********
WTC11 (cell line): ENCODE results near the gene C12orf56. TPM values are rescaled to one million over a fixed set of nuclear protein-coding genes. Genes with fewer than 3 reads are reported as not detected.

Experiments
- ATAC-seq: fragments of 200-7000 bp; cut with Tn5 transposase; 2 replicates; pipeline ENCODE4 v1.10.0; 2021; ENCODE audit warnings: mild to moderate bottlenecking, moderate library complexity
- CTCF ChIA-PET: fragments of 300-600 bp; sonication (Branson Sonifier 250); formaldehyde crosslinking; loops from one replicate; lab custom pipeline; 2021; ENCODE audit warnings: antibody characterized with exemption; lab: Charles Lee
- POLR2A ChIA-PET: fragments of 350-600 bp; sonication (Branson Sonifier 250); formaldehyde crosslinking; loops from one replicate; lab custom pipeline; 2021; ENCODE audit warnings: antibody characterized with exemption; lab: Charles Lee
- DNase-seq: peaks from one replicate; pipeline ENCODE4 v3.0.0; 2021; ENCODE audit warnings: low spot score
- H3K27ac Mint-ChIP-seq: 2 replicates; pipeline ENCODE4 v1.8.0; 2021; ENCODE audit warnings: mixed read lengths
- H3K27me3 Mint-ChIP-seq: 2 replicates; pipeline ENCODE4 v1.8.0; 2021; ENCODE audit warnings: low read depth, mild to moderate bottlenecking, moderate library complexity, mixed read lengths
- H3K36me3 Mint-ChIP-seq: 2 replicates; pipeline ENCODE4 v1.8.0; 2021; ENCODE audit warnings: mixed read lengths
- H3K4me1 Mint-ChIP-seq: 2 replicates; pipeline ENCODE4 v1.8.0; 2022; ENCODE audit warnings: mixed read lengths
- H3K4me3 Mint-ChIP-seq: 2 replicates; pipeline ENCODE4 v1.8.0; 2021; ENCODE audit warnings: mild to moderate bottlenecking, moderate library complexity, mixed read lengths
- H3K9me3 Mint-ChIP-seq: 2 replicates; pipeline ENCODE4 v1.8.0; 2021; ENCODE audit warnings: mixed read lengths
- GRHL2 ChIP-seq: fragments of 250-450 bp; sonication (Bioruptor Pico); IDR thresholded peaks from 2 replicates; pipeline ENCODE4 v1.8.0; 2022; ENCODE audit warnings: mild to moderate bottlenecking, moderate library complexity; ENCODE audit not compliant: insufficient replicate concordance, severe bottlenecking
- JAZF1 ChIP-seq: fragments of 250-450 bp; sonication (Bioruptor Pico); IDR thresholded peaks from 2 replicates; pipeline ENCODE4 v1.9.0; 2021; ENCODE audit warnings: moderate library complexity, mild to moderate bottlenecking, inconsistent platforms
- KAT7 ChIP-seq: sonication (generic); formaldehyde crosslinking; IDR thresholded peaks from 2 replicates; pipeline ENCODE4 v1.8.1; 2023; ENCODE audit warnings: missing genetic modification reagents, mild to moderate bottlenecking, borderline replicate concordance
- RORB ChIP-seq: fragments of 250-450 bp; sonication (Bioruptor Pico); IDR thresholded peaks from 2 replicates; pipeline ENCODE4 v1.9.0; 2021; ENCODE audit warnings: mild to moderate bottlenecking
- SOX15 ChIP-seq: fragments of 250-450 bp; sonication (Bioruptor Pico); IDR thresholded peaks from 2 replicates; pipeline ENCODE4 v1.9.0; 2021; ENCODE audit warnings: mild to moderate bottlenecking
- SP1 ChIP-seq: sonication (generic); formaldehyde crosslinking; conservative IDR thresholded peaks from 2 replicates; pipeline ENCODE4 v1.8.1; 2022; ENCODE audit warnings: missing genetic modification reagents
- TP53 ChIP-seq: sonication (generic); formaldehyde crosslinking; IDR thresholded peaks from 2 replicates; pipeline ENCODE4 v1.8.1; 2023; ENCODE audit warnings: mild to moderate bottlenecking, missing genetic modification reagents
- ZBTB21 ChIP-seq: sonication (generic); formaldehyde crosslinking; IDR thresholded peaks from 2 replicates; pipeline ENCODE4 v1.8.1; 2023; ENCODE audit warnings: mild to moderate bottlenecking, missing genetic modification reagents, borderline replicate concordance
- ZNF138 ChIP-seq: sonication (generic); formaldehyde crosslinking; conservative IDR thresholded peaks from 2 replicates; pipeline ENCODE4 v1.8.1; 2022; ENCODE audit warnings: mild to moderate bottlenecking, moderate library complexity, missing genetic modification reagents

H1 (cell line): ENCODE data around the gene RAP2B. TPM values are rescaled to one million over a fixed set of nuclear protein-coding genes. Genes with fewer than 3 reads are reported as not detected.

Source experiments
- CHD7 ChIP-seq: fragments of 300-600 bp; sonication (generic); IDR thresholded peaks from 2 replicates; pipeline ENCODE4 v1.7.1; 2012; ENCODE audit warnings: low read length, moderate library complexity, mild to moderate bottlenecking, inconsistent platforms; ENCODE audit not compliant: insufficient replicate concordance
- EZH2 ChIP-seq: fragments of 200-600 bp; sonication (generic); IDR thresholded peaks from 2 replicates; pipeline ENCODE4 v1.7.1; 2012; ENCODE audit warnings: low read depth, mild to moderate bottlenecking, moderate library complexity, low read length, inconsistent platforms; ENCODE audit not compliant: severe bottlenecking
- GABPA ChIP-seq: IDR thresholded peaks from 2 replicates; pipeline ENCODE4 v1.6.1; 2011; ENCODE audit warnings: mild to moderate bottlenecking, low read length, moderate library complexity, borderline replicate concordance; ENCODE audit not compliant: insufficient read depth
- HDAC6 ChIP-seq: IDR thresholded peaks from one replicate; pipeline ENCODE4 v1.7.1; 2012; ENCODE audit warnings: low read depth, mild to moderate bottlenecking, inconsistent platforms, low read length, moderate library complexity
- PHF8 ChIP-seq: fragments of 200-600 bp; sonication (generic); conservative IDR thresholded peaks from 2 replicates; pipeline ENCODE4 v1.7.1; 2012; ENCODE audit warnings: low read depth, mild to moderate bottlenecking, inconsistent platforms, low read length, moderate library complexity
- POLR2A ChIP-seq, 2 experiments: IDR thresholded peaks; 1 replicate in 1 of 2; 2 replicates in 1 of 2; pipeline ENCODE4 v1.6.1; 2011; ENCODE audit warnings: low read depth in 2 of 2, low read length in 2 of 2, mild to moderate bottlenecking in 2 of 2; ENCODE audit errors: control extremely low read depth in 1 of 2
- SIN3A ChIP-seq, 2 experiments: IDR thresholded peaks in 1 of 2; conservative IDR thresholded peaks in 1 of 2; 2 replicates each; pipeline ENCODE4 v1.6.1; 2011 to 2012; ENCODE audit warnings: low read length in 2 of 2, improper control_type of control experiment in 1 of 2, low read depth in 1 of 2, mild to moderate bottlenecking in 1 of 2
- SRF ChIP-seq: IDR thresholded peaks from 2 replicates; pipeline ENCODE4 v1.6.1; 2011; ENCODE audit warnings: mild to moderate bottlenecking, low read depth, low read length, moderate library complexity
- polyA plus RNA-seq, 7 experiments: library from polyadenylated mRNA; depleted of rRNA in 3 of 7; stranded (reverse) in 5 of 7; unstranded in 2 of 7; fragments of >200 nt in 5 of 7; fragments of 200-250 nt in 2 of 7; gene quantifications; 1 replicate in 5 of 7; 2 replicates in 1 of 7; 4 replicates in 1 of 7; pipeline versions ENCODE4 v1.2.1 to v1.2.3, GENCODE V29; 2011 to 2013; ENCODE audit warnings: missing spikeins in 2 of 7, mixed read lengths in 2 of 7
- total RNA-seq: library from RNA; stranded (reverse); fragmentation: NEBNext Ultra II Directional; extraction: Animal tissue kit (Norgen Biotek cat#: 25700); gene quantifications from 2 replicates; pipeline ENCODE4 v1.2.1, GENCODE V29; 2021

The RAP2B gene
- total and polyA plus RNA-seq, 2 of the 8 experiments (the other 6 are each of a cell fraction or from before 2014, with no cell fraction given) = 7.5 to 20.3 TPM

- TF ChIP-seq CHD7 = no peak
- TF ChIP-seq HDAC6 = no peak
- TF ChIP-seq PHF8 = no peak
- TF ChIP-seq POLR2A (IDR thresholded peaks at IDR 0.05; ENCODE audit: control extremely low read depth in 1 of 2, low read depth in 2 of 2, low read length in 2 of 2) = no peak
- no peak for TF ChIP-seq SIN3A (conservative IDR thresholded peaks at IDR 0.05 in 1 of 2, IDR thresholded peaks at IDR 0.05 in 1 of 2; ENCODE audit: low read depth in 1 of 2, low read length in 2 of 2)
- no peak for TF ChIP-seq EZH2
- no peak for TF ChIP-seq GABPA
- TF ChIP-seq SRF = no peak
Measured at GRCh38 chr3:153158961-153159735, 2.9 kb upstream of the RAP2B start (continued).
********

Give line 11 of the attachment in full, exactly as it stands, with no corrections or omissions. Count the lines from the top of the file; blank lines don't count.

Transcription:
- H3K4me3 Mint-ChIP-seq: 2 replicates; pipeline ENCODE4 v1.8.0; 2021; ENCODE audit warnings: mild to moderate bottlenecking, moderate library complexity, mixed read lengths